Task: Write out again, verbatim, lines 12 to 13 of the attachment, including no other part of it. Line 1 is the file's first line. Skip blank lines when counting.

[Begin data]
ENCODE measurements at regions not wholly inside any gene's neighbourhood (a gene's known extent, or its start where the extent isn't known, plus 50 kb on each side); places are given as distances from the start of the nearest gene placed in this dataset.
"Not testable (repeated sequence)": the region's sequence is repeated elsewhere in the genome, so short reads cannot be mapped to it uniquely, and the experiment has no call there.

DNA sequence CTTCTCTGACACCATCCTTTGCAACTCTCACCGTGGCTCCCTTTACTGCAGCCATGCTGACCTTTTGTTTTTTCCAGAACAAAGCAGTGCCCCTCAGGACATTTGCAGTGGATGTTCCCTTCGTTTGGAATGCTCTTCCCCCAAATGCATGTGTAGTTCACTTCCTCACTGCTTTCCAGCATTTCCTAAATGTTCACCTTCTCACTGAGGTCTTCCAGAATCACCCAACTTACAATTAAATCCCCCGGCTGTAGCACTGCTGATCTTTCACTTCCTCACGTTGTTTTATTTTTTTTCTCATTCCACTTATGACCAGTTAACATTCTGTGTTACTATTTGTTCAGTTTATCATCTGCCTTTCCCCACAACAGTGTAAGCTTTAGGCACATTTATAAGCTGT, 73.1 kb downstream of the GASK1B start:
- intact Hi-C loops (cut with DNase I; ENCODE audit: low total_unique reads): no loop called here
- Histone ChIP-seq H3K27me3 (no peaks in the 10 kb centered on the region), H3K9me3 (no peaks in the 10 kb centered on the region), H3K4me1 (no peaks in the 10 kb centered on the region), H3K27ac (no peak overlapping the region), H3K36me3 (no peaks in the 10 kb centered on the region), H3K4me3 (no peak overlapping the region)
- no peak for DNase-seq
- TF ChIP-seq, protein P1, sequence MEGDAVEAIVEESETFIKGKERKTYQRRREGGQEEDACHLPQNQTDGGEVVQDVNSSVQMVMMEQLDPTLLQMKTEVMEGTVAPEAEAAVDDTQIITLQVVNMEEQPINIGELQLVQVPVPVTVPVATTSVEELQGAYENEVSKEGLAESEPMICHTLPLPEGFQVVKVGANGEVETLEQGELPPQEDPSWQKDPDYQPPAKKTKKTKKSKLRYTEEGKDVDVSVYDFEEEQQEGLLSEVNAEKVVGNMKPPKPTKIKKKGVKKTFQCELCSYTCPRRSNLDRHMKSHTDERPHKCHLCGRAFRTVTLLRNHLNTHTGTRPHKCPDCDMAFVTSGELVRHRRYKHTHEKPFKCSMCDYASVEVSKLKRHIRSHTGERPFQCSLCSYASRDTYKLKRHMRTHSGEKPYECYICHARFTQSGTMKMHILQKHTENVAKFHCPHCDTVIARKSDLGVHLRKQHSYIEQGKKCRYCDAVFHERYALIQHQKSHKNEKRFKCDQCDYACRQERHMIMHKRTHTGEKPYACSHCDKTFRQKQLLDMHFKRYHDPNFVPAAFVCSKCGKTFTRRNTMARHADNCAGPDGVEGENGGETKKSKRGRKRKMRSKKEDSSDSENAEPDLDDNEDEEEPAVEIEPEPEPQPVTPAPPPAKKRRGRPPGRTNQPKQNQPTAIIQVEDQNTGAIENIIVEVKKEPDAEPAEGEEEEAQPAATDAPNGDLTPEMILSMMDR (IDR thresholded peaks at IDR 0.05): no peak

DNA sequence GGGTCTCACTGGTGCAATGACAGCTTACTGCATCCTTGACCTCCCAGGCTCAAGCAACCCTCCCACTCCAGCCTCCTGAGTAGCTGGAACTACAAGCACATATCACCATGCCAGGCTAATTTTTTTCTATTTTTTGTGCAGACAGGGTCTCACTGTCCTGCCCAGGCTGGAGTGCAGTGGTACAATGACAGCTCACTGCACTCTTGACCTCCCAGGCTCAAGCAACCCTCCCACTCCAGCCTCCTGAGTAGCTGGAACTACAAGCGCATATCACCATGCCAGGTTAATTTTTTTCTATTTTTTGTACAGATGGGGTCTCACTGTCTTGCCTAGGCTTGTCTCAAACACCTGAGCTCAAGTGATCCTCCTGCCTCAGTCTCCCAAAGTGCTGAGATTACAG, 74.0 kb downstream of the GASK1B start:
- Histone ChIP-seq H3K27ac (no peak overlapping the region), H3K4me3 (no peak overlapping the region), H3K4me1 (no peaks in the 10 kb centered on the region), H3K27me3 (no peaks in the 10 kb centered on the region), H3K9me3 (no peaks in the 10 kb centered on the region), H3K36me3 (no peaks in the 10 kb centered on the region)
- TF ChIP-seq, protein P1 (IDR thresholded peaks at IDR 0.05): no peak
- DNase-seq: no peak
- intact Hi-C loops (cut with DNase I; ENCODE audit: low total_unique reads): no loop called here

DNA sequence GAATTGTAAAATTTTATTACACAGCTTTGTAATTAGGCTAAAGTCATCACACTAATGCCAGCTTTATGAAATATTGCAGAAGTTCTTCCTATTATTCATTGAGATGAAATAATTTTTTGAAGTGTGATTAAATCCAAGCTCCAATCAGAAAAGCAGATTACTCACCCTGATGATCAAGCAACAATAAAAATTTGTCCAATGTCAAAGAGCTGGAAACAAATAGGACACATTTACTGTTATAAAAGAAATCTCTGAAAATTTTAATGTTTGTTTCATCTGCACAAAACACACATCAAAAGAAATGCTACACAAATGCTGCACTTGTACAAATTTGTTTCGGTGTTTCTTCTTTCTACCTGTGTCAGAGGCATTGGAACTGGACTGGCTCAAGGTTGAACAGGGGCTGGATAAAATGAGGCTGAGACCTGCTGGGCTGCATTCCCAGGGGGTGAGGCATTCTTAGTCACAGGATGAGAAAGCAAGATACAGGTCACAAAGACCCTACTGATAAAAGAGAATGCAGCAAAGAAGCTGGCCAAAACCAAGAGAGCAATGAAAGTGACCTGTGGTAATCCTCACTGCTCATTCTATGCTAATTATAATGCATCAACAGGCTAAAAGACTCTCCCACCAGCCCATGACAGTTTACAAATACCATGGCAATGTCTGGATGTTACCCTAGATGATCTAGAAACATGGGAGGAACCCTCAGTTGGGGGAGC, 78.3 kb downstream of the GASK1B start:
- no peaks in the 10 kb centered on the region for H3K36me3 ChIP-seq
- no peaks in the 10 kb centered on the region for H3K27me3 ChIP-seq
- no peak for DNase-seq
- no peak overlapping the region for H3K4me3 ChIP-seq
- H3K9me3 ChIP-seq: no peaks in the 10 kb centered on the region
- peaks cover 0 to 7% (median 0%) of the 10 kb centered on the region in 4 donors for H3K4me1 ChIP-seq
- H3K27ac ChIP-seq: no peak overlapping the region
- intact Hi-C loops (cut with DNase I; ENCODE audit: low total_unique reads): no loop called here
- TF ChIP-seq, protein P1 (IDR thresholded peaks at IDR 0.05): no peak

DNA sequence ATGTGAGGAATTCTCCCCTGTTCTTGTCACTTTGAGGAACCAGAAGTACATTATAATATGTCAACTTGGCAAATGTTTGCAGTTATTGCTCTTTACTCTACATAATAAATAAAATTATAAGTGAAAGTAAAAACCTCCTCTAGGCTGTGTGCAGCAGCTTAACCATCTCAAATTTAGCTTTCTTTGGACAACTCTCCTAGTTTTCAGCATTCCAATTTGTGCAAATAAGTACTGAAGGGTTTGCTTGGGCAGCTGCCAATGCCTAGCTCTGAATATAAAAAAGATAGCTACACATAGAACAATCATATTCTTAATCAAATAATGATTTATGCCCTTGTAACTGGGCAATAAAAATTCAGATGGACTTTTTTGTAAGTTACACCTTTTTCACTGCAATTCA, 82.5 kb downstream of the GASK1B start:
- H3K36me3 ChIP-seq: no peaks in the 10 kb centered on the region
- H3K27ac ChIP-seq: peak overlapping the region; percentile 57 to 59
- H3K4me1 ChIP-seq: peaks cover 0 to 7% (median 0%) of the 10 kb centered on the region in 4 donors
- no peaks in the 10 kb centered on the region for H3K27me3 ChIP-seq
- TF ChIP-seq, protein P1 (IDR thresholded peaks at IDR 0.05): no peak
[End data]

- intact Hi-C loops (cut with DNase I; ENCODE audit: low total_unique reads): no loop called here

DNA sequence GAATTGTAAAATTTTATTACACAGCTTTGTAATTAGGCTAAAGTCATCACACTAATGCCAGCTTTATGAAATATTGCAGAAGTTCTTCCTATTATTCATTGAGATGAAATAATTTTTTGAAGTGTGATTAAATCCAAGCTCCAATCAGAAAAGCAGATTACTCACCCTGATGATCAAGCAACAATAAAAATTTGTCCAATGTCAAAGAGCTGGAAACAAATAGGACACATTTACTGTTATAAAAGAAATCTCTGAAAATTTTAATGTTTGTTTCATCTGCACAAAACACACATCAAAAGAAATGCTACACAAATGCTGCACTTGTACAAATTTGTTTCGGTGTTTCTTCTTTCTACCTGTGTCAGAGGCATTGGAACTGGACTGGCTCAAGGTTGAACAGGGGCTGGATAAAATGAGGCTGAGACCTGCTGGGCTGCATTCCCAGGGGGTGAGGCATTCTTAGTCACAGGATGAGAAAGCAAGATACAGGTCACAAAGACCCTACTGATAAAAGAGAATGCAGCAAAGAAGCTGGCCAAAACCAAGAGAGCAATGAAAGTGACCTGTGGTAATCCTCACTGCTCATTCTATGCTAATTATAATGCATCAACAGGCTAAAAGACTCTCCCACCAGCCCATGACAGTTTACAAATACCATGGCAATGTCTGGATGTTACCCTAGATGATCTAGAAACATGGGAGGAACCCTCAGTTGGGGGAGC, 78.3 kb downstream of the GASK1B start: